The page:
You have quite a memory. Yes, he runs some of the cars after I got them up to speed for him. Frankly, I think he got cheated a bit but he was so proud of himself that I focused on how well the cars would run once we got them updated. We did junk two cars and the all plastic genuine trash Chattanooga loco. It was laughably bad. Thanks for asking.
                                                                                                                                                       -- D
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jbrock27

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« Reply #87 on: September 04, 2013, 04:15:01 PM »

You're welcome Doc Smiley.  I am sorry the after story was that he might have been cheated-I just remember how happy he was with the purchase and proud he was of his negotiating skills.  What kind of work did you have to put into updating the cars?
Regardless of whatever positive things I might have to say about rolling stock from now defunct companies, I cannot say anything positive about their motive power.
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CNE Runner


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« Reply #88 on: September 05, 2013, 10:15:49 AM »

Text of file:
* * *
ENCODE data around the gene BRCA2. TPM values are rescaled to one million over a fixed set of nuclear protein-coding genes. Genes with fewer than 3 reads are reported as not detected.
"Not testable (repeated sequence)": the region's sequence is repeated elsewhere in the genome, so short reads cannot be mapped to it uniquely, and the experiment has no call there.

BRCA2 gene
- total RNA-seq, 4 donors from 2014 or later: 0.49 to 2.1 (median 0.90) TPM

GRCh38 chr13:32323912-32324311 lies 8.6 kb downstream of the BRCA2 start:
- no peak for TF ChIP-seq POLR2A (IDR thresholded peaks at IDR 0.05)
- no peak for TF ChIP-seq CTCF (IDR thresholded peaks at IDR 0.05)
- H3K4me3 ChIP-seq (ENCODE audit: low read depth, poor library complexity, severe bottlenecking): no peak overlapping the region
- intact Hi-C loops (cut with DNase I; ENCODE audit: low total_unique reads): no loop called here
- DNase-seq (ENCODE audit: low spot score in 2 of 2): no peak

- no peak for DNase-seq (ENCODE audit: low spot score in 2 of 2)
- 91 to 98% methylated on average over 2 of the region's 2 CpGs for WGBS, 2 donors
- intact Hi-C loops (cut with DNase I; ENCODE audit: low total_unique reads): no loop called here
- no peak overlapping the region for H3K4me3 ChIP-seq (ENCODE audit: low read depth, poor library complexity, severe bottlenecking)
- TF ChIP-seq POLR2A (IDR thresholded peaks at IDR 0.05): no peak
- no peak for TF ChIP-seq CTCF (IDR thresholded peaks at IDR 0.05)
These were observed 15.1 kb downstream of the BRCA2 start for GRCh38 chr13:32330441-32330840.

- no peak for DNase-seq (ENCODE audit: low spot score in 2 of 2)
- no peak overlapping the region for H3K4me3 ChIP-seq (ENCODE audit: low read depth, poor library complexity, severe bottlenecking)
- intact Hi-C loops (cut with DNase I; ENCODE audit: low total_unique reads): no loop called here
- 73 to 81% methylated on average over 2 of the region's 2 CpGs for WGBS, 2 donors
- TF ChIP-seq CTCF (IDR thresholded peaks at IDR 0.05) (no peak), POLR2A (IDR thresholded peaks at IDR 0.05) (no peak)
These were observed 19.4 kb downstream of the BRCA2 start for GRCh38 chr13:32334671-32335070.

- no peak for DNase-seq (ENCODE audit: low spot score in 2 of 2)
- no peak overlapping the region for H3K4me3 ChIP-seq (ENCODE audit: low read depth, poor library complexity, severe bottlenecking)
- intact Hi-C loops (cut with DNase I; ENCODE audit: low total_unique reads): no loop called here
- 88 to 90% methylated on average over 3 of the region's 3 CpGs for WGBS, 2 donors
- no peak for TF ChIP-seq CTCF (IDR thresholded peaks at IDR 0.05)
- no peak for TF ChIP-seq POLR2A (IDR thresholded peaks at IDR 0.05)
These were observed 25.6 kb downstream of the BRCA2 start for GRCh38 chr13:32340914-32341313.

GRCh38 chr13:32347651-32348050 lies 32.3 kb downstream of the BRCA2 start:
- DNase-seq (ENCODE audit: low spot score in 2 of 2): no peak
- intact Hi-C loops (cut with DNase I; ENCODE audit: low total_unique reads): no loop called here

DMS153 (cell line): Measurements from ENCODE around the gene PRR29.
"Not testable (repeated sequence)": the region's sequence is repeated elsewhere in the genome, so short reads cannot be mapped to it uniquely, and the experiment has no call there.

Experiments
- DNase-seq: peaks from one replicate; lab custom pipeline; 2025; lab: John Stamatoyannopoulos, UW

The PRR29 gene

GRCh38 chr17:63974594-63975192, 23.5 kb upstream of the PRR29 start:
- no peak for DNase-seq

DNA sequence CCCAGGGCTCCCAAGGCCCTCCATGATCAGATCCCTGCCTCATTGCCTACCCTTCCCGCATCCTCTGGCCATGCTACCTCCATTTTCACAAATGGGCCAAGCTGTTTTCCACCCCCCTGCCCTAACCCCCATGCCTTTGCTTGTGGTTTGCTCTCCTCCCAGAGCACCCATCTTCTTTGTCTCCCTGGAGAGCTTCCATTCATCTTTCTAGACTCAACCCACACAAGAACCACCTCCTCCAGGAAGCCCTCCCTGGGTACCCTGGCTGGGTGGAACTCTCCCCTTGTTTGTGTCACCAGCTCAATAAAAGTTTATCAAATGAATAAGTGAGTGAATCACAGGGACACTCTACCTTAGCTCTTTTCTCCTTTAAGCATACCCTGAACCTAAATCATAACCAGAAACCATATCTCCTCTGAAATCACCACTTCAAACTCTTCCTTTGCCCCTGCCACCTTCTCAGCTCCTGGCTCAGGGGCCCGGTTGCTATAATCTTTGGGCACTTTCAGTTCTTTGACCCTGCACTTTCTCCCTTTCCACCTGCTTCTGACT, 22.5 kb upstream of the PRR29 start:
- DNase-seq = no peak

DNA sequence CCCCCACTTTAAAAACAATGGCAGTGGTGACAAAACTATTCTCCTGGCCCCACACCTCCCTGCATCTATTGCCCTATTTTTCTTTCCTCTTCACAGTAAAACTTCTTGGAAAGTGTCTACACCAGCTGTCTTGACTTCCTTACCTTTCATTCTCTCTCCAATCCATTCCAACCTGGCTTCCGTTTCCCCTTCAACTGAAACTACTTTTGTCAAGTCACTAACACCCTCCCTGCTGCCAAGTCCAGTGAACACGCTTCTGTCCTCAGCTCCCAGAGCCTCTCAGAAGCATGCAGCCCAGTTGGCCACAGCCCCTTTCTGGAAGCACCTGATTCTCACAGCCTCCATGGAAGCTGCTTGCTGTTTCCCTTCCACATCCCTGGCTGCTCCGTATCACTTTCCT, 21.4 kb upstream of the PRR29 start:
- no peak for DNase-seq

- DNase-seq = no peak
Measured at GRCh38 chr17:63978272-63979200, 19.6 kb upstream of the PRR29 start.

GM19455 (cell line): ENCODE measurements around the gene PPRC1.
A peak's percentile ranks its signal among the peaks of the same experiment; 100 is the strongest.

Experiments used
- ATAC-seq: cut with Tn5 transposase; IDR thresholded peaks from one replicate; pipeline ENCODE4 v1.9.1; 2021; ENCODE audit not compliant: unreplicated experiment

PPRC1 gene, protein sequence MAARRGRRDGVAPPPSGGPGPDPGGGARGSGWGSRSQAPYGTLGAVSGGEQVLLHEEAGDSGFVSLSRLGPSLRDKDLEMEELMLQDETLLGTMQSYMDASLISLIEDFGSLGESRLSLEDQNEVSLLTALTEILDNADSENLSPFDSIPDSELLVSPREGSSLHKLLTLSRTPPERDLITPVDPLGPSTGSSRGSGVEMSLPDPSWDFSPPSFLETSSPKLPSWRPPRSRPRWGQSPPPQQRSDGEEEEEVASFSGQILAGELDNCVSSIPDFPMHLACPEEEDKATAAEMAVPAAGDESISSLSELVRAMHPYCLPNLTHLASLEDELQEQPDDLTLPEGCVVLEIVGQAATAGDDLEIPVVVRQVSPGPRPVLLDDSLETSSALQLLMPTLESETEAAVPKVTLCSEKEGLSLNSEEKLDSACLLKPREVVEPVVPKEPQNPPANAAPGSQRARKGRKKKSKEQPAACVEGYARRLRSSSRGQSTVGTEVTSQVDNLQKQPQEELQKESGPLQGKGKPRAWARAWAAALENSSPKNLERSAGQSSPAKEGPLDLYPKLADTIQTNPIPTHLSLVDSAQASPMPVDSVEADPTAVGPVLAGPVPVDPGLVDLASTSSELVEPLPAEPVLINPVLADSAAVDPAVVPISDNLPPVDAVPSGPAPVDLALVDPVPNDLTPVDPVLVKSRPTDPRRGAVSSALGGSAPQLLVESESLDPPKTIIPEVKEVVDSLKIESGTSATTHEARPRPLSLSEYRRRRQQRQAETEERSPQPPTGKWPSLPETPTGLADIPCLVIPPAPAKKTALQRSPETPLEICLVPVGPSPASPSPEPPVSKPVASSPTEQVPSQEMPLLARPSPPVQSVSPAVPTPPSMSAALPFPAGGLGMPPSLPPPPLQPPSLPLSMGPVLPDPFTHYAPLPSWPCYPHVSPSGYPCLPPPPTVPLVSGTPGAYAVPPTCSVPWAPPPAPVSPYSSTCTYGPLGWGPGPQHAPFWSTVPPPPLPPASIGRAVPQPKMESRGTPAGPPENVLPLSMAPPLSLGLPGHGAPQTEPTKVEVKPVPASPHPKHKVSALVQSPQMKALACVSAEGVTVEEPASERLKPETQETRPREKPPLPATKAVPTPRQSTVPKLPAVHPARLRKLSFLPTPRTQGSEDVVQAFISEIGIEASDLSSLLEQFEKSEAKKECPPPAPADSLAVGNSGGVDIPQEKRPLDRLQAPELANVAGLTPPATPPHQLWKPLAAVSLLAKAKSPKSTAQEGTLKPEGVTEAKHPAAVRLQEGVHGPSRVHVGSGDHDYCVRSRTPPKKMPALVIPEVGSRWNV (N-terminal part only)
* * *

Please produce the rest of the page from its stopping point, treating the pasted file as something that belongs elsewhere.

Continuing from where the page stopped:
As I had mentioned before, I had decided to exit from this thread's discussion; however I recently found important information regarding the use of lead shot and PVA adhesives (i.e. woodworking 'glue'). My reference is Dr. Alan Gee's letter in the January 2013 issue of Railway Modeller magazine [Vol. 64].

I will not include all of Dr. Gee's letter; but suffice it to say that in 2004 and 2005 he used a lead shot/PVA mixture in the side water tanks on his Backwoods Miniatures tank locomotives (English units - he doesn't specify which Class). Early last year he noticed the side tanks beginning to "swell outwards". This condition got progressively worse until the seams had physically split open.

Now here is the important point: "I know that lead over many years slowly chemically reacts with the free acetic acid in PVA white glue to form lead acetate. It is this larger lead acetate molecule expanding which causes distortion and swelling to occur, especially if it is trapped in a confined space, as in the locomotives' tanks."

Suffice it to say that Dr. Gee had a major problem on his hands - resulting in the disassembly (and subsequent rebuilding/repainting) of his locomotives. He says he now uses a solid piece of lead, cut to the tanks dimensions, to add weight OR uses lead shot held in place with CA.

Check the reference as I have left out much of his letter for brevity. There [probably] is enough room within a tank car's body to allow for the expansion of any resulting lead acetate. Personally I am not willing to take the chance and will use pennies + CA in the future.

Regards,
Ray
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jbrock27

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« Reply #89 on: September 05, 2013, 12:31:00 PM »

Glad you came back to the thread Ray.  And thank you for the added information!